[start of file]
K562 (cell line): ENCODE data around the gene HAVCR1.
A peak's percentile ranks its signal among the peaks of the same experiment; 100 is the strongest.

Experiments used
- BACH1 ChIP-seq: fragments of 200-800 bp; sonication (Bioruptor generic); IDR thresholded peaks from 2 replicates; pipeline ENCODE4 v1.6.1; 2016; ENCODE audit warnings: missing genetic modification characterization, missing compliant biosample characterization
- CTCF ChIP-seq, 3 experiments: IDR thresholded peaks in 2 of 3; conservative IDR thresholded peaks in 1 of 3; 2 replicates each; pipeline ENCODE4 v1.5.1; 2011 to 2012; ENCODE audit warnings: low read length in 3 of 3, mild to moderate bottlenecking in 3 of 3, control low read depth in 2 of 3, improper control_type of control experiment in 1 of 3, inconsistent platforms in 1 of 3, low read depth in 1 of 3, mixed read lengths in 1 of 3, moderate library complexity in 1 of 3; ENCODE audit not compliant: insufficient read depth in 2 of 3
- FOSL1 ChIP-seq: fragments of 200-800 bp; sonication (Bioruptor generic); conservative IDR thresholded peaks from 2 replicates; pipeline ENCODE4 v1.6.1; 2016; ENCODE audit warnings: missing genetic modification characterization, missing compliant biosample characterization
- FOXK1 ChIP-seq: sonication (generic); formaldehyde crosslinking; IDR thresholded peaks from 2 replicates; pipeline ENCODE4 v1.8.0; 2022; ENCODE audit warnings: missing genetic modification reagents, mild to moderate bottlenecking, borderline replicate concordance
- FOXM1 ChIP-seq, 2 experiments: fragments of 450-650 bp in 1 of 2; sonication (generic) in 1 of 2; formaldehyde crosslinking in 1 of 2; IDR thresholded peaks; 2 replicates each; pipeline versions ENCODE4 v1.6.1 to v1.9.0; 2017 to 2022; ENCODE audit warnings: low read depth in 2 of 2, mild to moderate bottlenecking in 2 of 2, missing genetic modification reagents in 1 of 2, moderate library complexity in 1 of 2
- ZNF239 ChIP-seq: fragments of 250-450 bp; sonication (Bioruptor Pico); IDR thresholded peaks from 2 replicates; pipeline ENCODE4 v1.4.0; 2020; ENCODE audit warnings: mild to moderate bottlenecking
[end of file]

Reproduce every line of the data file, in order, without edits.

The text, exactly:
K562 (cell line): ENCODE data around the gene HAVCR1.
A peak's percentile ranks its signal among the peaks of the same experiment; 100 is the strongest.

Experiments used
- BACH1 ChIP-seq: fragments of 200-800 bp; sonication (Bioruptor generic); IDR thresholded peaks from 2 replicates; pipeline ENCODE4 v1.6.1; 2016; ENCODE audit warnings: missing genetic modification characterization, missing compliant biosample characterization
- CTCF ChIP-seq, 3 experiments: IDR thresholded peaks in 2 of 3; conservative IDR thresholded peaks in 1 of 3; 2 replicates each; pipeline ENCODE4 v1.5.1; 2011 to 2012; ENCODE audit warnings: low read length in 3 of 3, mild to moderate bottlenecking in 3 of 3, control low read depth in 2 of 3, improper control_type of control experiment in 1 of 3, inconsistent platforms in 1 of 3, low read depth in 1 of 3, mixed read lengths in 1 of 3, moderate library complexity in 1 of 3; ENCODE audit not compliant: insufficient read depth in 2 of 3
- FOSL1 ChIP-seq: fragments of 200-800 bp; sonication (Bioruptor generic); conservative IDR thresholded peaks from 2 replicates; pipeline ENCODE4 v1.6.1; 2016; ENCODE audit warnings: missing genetic modification characterization, missing compliant biosample characterization
- FOXK1 ChIP-seq: sonication (generic); formaldehyde crosslinking; IDR thresholded peaks from 2 replicates; pipeline ENCODE4 v1.8.0; 2022; ENCODE audit warnings: missing genetic modification reagents, mild to moderate bottlenecking, borderline replicate concordance
- FOXM1 ChIP-seq, 2 experiments: fragments of 450-650 bp in 1 of 2; sonication (generic) in 1 of 2; formaldehyde crosslinking in 1 of 2; IDR thresholded peaks; 2 replicates each; pipeline versions ENCODE4 v1.6.1 to v1.9.0; 2017 to 2022; ENCODE audit warnings: low read depth in 2 of 2, mild to moderate bottlenecking in 2 of 2, missing genetic modification reagents in 1 of 2, moderate library complexity in 1 of 2
- ZNF239 ChIP-seq: fragments of 250-450 bp; sonication (Bioruptor Pico); IDR thresholded peaks from 2 replicates; pipeline ENCODE4 v1.4.0; 2020; ENCODE audit warnings: mild to moderate bottlenecking